Why did Jesus have to experience so much suffering?Question: "Why did Jesus have to experience so much suffering?"
Answer: Jesus suffered severely throughout His trials, torture, and crucifixion (Matthew 27; Mark 15; Luke 23; John 19). His suffering was physical: Isaiah 52:14 declares, “There were many who were appalled at Him—His appearance was so disfigured beyond that of any man and his form marred beyond human likeness.” His suffering was emotional: “All the disciples deserted him and fled” (Matthew 26:56). His suffering was spiritual: “God made him who had no sin to be sin for us” (2 Corinthians 5:21). Jesus had the weight of the sins of the entire world on Him (1 John 2:2). It was sin that caused Jesus to cry out, “My God, my God, why have you forsaken me?” (Matthew 27:46). Jesus’ brutal physical suffering was augmented by His having to bear the guilt of our sins and die to pay our penalty (Romans 5:8).
Isaiah predicted Jesus’ suffering: “He was despised and rejected by men, a man of sorrows, and familiar with suffering. Like one from whom men hide their faces he was despised, and we esteemed him not. But he was pierced for our transgressions, he was crushed for our iniquities; the punishment that brought us peace was upon him, and by his wounds we are healed” (Isaiah 53:3, 5). This passage specifies the reason for Jesus’ suffering: “for our transgressions,” for our healing, and to bring us peace.
Jesus told His disciples that His suffering was certain: “The Son of Man must suffer many things and be rejected by the elders, the chief priests and the teachers of the law, and he must be killed and on the third day be raised to life” (Luke 9:22; cf. 17:25). Note the word must—He must suffer, and He must be killed. The suffering of Christ was God’s plan for the salvation of the world.
Psalm 22:14–18 details some of the suffering of the Messiah: “I am poured out like water, and all my bones are out of joint. My heart has turned to wax; it has melted away within me. My strength is dried up like a potsherd, and my tongue sticks to the roof of my mouth; you lay me in the dust of death. Dogs have surrounded me; a band of evil men has encircled me, they have pierced my hands and my feet. I can count all my bones; people stare and gloat over me. They divide my garments among them and cast lots for my clothing.” In order for this and other prophecies to be fulfilled, Jesus had to suffer.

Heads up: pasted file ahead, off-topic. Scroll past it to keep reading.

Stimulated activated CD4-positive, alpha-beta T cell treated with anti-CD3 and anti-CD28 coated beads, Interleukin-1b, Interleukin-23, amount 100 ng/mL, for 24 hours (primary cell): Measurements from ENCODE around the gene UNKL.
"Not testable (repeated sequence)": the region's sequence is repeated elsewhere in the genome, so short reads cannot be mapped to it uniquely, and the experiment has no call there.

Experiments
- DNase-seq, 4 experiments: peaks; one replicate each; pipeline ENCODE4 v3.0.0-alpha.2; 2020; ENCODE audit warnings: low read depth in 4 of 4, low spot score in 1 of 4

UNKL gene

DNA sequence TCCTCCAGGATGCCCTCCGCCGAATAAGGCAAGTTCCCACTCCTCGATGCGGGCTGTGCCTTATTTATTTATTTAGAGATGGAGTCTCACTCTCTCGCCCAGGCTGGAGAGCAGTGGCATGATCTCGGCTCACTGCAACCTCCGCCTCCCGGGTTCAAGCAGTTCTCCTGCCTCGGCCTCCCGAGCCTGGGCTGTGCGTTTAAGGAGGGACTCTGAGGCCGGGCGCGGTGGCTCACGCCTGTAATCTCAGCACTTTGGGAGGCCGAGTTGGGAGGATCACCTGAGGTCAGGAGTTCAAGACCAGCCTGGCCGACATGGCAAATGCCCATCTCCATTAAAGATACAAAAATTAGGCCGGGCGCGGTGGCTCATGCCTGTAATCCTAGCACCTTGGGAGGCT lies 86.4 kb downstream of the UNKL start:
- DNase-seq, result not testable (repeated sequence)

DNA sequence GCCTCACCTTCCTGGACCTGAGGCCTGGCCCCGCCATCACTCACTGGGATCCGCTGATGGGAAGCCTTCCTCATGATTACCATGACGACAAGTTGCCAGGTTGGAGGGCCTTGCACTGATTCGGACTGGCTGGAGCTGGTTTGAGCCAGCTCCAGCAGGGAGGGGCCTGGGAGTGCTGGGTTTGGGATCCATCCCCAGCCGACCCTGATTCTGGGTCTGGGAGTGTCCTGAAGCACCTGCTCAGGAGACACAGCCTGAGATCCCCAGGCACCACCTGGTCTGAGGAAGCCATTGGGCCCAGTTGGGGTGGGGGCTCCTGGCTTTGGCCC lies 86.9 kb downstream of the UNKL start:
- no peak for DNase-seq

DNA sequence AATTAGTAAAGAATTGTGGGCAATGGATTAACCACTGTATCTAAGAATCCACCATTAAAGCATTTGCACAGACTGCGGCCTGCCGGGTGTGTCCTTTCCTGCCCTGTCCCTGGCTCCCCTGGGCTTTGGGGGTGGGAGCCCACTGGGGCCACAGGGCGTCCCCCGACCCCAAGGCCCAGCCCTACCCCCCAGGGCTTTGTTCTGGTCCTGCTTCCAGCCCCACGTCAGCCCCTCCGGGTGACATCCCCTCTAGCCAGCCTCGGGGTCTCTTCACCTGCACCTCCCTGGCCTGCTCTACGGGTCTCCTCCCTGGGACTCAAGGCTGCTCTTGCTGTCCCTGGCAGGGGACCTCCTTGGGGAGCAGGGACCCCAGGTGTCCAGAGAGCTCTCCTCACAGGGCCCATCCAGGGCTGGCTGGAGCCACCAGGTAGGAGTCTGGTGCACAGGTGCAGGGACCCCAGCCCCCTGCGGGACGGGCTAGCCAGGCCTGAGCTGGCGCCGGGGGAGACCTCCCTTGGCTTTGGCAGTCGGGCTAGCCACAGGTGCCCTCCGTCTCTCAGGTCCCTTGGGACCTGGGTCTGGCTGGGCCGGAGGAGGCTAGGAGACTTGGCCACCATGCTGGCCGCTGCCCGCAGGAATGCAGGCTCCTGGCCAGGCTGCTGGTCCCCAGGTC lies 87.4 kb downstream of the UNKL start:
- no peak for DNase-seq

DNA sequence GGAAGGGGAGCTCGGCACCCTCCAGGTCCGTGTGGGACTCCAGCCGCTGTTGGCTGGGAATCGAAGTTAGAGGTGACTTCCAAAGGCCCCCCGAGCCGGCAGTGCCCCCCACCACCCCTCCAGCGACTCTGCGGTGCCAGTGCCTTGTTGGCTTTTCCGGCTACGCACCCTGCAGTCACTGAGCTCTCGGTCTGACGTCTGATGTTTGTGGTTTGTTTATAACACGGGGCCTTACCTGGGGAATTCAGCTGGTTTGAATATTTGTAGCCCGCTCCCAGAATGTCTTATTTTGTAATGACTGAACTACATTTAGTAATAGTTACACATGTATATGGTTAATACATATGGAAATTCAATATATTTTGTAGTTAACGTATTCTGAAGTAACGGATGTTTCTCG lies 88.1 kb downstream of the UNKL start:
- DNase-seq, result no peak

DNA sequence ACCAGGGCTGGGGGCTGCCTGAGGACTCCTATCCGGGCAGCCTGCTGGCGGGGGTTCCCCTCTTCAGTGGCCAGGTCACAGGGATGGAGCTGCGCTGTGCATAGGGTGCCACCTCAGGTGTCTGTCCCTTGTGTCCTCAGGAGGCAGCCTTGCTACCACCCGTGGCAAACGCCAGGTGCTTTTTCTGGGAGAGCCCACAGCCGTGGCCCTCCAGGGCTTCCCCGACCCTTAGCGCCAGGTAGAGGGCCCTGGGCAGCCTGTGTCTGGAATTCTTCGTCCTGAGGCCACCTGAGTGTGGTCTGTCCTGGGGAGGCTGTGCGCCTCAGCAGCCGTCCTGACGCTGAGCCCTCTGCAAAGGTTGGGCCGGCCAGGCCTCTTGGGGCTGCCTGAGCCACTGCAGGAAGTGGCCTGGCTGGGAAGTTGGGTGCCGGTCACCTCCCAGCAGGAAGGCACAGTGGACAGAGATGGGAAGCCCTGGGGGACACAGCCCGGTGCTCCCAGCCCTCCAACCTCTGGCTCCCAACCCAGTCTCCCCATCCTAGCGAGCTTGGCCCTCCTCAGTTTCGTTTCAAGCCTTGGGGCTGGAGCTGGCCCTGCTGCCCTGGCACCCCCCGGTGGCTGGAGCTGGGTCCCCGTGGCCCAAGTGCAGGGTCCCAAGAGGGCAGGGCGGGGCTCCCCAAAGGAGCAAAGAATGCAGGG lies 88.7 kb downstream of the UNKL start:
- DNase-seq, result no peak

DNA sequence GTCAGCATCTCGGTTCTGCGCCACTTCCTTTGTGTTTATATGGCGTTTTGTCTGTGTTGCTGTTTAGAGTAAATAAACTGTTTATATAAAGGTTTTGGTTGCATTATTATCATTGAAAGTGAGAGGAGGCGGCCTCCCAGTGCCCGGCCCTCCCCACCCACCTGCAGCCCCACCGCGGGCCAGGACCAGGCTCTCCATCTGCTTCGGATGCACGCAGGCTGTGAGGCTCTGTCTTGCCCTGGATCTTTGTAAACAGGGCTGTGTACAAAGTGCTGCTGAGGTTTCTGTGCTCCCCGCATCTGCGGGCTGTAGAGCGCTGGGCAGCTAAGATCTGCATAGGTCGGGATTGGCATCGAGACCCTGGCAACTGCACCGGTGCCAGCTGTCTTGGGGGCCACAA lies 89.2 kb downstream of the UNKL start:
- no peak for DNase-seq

Why did Jesus have to suffer so badly? The principle of the innocent dying for the guilty was established in the garden of Eden: Adam and Eve received garments of animal skin to cover their shame (Genesis 3:21)—thus, blood was shed in Eden. Later, this principle was set in the Mosaic Law: “It is the blood that makes atonement for one’s life” (Leviticus 17:11; cf. Hebrews 9:22). Jesus had to suffer because suffering is part of sacrifice, and Jesus was “the Lamb of God, who takes away the sin of the world!” (John 1:29). Jesus’ physical torture was part of the payment required for our sins. We are redeemed “with the precious blood of Christ, a lamb without blemish or defect” (1 Peter 1:19).
Jesus’ suffering on the cross showed the devastating nature of sin, the wrath of God, the cruelty of humanity, and the hatred of Satan. At Calvary, mankind was allowed to do his worst to the Son of Man as He became the Redeemer of mankind. Satan may have thought he had won a great victory, but it was through the cross that the Son of God triumphed over Satan, sin, and death. “Now is the time for judgment on this world; now the prince of this world will be driven out” (John 12:31; cf. Colossians 2:15).
Jesus suffered and died in order to secure salvation for all who would believe. The night of His arrest, as Jesus prayed in Gethsemane, He committed His all to the task: “Father, if you are willing, take this cup from me; yet not my will, but yours be done” (Luke 22:42). The cup of suffering was not taken from Christ; He drank it all for us. There was no other way for us to be saved.
Recommended Resource: God the Son Incarnate: The Doctrine of Christ by Stephen Wellum
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